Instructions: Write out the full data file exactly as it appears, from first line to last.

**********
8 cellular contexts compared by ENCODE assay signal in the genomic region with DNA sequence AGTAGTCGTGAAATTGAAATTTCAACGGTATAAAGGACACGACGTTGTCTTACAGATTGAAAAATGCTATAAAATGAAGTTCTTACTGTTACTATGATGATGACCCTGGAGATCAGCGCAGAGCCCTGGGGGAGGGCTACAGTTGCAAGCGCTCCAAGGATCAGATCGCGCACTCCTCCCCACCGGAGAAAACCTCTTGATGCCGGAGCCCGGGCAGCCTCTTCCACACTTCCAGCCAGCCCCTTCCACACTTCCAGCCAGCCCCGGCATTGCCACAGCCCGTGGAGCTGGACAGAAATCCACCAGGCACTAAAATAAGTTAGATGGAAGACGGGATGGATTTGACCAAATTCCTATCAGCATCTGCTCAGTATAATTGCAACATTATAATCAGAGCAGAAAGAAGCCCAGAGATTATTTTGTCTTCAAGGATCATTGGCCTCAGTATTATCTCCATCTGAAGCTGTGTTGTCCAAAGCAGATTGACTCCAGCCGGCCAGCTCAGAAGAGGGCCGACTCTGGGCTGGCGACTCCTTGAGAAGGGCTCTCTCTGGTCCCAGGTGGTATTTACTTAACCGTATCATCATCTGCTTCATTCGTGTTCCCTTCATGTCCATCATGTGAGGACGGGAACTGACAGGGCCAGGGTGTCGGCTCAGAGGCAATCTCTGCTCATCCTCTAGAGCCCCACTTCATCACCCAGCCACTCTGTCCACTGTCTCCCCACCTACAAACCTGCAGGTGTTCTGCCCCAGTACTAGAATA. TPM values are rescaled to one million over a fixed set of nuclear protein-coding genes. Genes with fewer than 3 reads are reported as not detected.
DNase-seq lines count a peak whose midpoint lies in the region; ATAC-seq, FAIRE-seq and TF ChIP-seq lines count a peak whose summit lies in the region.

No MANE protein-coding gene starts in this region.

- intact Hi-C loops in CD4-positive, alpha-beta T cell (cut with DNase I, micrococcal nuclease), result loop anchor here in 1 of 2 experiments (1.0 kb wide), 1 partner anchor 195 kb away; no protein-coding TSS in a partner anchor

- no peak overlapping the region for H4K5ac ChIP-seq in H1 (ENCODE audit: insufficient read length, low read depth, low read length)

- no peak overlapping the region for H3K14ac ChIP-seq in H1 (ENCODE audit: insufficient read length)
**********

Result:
8 cellular contexts compared by ENCODE assay signal in the genomic region with DNA sequence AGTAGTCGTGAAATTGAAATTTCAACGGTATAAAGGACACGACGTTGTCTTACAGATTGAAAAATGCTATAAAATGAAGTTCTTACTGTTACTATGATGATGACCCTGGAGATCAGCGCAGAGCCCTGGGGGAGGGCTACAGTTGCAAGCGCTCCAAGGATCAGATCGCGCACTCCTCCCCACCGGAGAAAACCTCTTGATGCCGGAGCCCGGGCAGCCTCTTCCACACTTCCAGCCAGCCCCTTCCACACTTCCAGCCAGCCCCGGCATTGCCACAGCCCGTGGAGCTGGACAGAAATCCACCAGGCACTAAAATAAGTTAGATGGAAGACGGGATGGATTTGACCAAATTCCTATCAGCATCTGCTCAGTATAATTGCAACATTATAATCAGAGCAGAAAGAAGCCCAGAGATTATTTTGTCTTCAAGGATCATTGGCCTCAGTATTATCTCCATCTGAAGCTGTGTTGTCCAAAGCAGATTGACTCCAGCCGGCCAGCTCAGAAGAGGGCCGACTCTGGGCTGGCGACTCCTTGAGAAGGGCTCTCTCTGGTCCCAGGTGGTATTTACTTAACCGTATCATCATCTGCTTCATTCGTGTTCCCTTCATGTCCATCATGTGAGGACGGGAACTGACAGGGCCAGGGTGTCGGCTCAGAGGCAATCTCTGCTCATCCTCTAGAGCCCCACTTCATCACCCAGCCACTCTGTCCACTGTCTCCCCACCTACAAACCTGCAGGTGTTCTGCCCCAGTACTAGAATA. TPM values are rescaled to one million over a fixed set of nuclear protein-coding genes. Genes with fewer than 3 reads are reported as not detected.
DNase-seq lines count a peak whose midpoint lies in the region; ATAC-seq, FAIRE-seq and TF ChIP-seq lines count a peak whose summit lies in the region.

No MANE protein-coding gene starts in this region.

- intact Hi-C loops in CD4-positive, alpha-beta T cell (cut with DNase I, micrococcal nuclease), result loop anchor here in 1 of 2 experiments (1.0 kb wide), 1 partner anchor 195 kb away; no protein-coding TSS in a partner anchor

- no peak overlapping the region for H4K5ac ChIP-seq in H1 (ENCODE audit: insufficient read length, low read depth, low read length)

- no peak overlapping the region for H3K14ac ChIP-seq in H1 (ENCODE audit: insufficient read length)